The Dick Smith of my childhood was a magical place. Gazing with wide eyes at the gadgets and gizmos around me, I was resigned to never owning them but found satisfaction in looking and dreaming. The store that I visited this week was a pit of despair and humiliation, as consumers picked the bones of the carcass and workers faced the end with resigned apathy.
And they mean everything – even if it is bolted down.
I hadn’t intended to enter the doomed vessel that is the Westfield Sydney Dick Smith store when I passed by on Wednesday. But while I was on my way to poke around clothes racks and pretend I knew what I was doing, I was suddenly struck with the realisation that one of my favourite childhood stores would soon be gone for good. I felt the need to go and record what remained, like a stenographer by the bed of a dying man.
If anything were to be left over, I expected it to be the Kindles.
The strangest thing I saw were little areas between shelves that had been cordoned off for no apparent reason other than to obstruct traffic (pictured top). The only conclusion that I could draw was that the shop attendants were phenomenally bored and, considering that they will all soon be out of jobs, decided to build themselves makeshift forts from which they can fling unsold phone cases at each other after closing.
Phone cases are the one thing they have in abundance. Phone cases, and ennui.
A few phones left, but other walls were barren.
There wasn’t much concern regarding security. In the span of only a few minutes I saw two people set off the security alarms (which were $400 per pair), each waiting dutifully by the door before realising that nobody gave a damn. Though to be fair, often people don’t care even if the store isn’t imploding around them.
In lieu of a security guard, a lone party rocker stood watch over the store, determined to party rock until the end of his days.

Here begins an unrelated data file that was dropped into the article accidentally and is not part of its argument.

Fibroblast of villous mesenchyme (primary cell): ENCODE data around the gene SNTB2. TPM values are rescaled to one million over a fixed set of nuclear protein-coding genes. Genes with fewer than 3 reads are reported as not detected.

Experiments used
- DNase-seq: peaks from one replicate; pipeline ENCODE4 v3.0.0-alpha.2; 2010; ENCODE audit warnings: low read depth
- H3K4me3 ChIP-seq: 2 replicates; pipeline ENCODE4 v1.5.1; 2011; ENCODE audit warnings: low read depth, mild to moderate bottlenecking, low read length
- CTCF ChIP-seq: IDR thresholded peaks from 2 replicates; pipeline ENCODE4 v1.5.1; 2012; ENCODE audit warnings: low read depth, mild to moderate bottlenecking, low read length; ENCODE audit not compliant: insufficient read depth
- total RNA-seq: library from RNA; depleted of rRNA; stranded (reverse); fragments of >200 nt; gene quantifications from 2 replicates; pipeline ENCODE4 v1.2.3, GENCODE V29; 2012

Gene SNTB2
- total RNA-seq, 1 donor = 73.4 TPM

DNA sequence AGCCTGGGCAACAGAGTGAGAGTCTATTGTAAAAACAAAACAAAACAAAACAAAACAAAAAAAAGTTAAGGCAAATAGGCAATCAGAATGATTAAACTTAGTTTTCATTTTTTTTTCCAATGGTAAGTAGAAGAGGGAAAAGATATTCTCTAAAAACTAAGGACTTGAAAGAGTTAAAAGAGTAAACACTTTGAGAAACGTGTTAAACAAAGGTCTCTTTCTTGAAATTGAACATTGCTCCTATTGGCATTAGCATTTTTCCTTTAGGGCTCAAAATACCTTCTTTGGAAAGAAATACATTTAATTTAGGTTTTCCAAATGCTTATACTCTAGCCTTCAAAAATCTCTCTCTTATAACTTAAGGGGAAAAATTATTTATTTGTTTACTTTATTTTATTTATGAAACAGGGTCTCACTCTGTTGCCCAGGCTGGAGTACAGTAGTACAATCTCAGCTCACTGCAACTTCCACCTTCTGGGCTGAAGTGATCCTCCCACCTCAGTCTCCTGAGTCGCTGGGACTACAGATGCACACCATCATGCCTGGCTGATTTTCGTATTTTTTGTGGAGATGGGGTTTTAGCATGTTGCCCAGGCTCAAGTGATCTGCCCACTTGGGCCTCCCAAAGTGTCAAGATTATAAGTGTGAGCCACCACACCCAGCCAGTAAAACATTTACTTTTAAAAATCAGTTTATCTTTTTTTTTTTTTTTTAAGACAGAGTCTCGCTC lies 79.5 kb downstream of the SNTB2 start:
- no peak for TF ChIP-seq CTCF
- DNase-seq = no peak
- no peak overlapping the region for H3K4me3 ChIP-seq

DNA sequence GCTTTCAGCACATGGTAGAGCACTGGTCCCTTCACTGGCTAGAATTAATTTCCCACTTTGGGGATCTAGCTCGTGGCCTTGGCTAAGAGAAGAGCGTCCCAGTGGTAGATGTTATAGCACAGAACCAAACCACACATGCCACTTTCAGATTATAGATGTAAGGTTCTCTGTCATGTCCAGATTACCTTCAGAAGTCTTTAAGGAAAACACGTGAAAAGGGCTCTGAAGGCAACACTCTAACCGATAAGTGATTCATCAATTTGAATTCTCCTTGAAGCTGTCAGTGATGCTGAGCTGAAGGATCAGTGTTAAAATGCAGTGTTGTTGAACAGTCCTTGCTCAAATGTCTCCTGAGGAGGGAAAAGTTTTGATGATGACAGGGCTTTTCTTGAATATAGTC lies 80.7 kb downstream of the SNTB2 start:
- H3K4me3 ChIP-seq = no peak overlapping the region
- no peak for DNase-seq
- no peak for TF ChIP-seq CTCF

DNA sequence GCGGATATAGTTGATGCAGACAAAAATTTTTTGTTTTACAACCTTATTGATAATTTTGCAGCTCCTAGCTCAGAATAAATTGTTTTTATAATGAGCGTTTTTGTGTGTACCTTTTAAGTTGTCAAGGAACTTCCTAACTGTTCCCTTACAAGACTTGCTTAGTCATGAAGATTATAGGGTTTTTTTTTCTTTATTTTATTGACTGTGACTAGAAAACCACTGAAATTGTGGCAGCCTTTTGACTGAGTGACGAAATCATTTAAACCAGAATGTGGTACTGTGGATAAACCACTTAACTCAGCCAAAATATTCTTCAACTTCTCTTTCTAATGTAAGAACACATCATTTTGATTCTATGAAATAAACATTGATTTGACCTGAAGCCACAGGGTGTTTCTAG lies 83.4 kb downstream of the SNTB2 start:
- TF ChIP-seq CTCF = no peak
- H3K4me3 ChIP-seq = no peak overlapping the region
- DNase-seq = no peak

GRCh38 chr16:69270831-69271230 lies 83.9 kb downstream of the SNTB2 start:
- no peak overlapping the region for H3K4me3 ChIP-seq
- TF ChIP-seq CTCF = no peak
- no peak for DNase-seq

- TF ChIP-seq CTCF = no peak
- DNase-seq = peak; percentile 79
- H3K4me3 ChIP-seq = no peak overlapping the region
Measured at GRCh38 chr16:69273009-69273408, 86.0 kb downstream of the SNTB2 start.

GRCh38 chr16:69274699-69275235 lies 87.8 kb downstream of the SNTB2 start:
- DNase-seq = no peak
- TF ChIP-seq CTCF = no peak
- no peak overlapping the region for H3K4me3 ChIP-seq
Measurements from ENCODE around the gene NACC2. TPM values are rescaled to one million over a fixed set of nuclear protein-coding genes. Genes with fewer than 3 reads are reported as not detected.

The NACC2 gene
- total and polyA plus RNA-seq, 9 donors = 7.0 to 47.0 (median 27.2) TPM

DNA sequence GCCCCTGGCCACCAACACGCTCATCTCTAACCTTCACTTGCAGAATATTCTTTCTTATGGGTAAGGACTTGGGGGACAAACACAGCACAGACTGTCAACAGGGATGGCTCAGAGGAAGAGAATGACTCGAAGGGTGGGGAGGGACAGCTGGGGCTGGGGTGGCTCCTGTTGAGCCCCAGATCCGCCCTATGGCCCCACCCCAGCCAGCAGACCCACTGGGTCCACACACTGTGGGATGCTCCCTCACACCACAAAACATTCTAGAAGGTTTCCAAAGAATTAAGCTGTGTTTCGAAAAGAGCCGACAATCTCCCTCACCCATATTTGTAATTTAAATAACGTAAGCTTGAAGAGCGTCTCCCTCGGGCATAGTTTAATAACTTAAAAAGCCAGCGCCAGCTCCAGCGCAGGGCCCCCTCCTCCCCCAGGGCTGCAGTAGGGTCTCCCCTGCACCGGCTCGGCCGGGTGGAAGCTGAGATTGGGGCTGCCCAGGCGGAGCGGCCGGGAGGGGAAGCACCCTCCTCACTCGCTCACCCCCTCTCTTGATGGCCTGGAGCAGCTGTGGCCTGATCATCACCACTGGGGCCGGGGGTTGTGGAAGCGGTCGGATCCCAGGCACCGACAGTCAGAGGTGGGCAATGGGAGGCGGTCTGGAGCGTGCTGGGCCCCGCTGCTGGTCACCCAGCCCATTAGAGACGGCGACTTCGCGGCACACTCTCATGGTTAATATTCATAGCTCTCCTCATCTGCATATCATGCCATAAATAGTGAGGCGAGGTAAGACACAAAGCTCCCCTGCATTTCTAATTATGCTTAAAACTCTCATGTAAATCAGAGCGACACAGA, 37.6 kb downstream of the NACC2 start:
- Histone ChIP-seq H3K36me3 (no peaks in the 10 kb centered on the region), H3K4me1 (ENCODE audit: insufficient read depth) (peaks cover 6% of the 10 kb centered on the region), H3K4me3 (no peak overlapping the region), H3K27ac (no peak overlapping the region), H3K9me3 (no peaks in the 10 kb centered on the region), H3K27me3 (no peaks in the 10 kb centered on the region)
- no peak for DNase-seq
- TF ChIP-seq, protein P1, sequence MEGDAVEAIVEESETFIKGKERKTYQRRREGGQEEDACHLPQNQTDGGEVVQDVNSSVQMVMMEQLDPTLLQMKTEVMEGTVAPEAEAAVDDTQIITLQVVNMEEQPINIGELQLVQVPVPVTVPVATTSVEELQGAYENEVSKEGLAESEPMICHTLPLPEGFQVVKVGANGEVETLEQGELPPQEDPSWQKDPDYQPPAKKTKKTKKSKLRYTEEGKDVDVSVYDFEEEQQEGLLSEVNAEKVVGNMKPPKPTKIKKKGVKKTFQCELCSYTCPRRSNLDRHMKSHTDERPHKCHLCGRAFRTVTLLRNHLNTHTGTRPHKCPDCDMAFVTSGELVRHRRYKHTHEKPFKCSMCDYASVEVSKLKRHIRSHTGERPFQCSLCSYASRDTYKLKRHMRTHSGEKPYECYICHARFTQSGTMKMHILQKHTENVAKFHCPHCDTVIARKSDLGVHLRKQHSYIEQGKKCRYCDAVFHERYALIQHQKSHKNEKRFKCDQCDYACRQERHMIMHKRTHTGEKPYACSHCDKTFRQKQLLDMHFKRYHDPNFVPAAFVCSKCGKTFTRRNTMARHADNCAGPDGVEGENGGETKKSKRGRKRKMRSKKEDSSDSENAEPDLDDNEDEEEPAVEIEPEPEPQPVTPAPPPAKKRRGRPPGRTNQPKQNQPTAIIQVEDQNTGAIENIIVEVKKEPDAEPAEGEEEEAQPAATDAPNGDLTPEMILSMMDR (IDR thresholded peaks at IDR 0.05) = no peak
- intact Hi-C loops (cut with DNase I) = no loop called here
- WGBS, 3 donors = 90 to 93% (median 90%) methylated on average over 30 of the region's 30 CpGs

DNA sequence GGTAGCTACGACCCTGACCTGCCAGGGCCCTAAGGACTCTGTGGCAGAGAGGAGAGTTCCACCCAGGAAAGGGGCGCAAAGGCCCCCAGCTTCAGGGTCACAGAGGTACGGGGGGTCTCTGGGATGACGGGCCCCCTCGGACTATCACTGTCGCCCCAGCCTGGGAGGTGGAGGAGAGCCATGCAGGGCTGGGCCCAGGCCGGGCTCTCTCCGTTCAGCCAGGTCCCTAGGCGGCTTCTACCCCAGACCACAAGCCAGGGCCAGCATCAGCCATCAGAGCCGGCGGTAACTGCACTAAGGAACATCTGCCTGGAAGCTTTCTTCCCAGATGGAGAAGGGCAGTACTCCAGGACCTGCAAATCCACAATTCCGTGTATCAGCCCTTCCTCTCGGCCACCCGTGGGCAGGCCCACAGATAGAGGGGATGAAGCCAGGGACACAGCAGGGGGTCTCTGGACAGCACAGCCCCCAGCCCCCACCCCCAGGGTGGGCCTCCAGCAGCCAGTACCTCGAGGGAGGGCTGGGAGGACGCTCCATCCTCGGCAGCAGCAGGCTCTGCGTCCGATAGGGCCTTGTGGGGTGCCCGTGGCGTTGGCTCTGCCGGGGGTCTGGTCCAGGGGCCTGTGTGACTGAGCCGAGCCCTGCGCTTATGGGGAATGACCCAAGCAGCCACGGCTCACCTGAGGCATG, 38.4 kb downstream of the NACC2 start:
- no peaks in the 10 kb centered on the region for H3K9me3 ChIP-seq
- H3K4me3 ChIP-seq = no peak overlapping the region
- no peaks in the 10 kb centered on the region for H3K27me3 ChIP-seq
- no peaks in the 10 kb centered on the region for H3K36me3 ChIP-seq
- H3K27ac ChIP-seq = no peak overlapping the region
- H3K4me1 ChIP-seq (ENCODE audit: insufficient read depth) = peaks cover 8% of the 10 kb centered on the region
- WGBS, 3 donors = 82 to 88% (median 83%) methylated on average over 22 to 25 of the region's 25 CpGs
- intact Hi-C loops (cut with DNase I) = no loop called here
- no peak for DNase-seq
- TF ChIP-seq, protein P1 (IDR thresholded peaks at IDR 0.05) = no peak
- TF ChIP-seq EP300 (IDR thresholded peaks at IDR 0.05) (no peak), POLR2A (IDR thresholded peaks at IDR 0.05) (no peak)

Eat, drink and be merry, for tomorrow we die.
Though he was “priceless” and a “collector item”, I briefly considered inquiring about him anyway. Ever since a boy in my high school art class obtained a cardboard cutout granny, it has been a weird, irrational dream of mine to own a cardboard cutout of a person. I have no idea what I’d do with it. Maybe leave it outside closed doors so that people get a shock when they open them. Maybe talk to it for ten hours straight to max my Charisma skill.
Unfortunately logic won out when I realised that there was no way I could justify bringing him home. “Amanda, why have you brought Redfoo into our home?” There’s no good answer for that.
Besides, he’s a liar. The deals were not party rocking. Maybe swaying gently in a rocking chair as they nod off into blissful oblivion.
There is nothing for me here, only death.
The game bargain bin, the one area of possible potential, held a selection of predominately PS3 games which you already have if you have any interest in them. They included Gran Turismo 5, SingStar Ultimate Party, Uncharted 2 and 3 and Beyond: Two Souls. I admit, like a sucker, my heartrate momentarily spiked when I spotted the sign. Game Titles: 70% off. I knew all would be an arid desert, but the optimist in me had to go and poke the tumbleweed.
Five hundred bucks for this weird table, if you want your dining room to look like a contemporary art gallery.
All the fixings were on sale – tables, shelves, cupboards (though it was noted that the lockable cupboards came sans keys). Everything you need to start your own store, because I can’t imagine what use you’d have for a giant slanted table with appendages for securing mobile phones, unless you ran a store. Maybe to hold one of those fancy dégustation meals you see on Masterchef and Heston’s Feasts, where the food is stuck to sticks to make it look like they’re flowers.